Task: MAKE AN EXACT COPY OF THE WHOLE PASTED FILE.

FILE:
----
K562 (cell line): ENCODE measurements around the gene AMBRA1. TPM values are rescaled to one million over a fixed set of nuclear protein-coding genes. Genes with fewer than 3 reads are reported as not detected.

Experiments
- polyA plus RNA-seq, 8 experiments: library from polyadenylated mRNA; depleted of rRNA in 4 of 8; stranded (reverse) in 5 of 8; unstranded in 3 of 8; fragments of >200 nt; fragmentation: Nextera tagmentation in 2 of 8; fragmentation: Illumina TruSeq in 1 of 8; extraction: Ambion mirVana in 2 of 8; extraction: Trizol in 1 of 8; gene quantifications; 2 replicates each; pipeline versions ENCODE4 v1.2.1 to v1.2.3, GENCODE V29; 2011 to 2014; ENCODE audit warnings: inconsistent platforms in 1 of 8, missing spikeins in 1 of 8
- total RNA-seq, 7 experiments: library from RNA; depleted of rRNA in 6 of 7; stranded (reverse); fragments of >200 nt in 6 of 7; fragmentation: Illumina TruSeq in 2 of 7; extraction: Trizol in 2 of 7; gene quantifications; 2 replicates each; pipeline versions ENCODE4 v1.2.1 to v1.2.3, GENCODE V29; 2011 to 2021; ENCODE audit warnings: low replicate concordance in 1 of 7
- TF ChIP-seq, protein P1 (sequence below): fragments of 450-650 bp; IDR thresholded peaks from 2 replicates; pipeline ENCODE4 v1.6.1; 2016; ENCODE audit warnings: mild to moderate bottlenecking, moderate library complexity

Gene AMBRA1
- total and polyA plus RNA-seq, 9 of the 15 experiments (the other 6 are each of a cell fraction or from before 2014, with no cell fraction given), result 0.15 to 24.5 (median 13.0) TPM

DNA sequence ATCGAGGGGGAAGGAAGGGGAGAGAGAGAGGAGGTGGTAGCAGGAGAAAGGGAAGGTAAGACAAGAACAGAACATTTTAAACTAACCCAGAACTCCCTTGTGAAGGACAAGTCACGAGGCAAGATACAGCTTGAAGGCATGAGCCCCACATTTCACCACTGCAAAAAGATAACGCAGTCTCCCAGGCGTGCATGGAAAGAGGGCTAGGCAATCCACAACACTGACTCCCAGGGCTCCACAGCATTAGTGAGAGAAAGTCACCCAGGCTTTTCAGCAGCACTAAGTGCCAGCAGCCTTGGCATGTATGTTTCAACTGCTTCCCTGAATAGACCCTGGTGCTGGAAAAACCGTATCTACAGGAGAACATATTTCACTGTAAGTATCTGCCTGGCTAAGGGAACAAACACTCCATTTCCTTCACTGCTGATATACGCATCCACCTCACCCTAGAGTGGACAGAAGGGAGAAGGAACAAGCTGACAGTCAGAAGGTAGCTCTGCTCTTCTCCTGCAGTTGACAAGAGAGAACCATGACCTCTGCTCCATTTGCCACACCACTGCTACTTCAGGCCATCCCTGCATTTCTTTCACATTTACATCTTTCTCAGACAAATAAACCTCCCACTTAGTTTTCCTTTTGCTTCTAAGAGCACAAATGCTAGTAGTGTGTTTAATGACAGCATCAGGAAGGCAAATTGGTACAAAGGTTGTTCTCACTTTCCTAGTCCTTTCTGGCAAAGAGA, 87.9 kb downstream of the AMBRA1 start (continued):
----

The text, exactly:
K562 (cell line): ENCODE measurements around the gene AMBRA1. TPM values are rescaled to one million over a fixed set of nuclear protein-coding genes. Genes with fewer than 3 reads are reported as not detected.

Experiments
- polyA plus RNA-seq, 8 experiments: library from polyadenylated mRNA; depleted of rRNA in 4 of 8; stranded (reverse) in 5 of 8; unstranded in 3 of 8; fragments of >200 nt; fragmentation: Nextera tagmentation in 2 of 8; fragmentation: Illumina TruSeq in 1 of 8; extraction: Ambion mirVana in 2 of 8; extraction: Trizol in 1 of 8; gene quantifications; 2 replicates each; pipeline versions ENCODE4 v1.2.1 to v1.2.3, GENCODE V29; 2011 to 2014; ENCODE audit warnings: inconsistent platforms in 1 of 8, missing spikeins in 1 of 8
- total RNA-seq, 7 experiments: library from RNA; depleted of rRNA in 6 of 7; stranded (reverse); fragments of >200 nt in 6 of 7; fragmentation: Illumina TruSeq in 2 of 7; extraction: Trizol in 2 of 7; gene quantifications; 2 replicates each; pipeline versions ENCODE4 v1.2.1 to v1.2.3, GENCODE V29; 2011 to 2021; ENCODE audit warnings: low replicate concordance in 1 of 7
- TF ChIP-seq, protein P1 (sequence below): fragments of 450-650 bp; IDR thresholded peaks from 2 replicates; pipeline ENCODE4 v1.6.1; 2016; ENCODE audit warnings: mild to moderate bottlenecking, moderate library complexity

Gene AMBRA1
- total and polyA plus RNA-seq, 9 of the 15 experiments (the other 6 are each of a cell fraction or from before 2014, with no cell fraction given), result 0.15 to 24.5 (median 13.0) TPM

DNA sequence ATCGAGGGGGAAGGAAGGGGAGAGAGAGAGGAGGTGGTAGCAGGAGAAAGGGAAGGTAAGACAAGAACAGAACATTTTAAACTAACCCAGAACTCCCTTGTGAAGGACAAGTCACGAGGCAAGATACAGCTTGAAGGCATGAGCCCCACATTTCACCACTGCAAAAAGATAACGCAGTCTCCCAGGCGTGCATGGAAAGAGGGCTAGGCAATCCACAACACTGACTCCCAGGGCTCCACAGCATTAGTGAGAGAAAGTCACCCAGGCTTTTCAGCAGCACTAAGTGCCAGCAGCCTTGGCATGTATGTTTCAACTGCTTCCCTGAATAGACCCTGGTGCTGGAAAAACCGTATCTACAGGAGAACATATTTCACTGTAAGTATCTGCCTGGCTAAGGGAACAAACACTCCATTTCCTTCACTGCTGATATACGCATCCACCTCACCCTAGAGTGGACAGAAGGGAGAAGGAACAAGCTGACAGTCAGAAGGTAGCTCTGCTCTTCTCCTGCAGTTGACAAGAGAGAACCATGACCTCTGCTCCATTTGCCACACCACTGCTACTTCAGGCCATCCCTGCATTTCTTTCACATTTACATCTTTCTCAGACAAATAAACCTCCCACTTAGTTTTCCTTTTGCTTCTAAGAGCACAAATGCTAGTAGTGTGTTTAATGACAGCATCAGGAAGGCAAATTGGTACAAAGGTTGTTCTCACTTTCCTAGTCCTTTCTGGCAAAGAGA, 87.9 kb downstream of the AMBRA1 start (continued):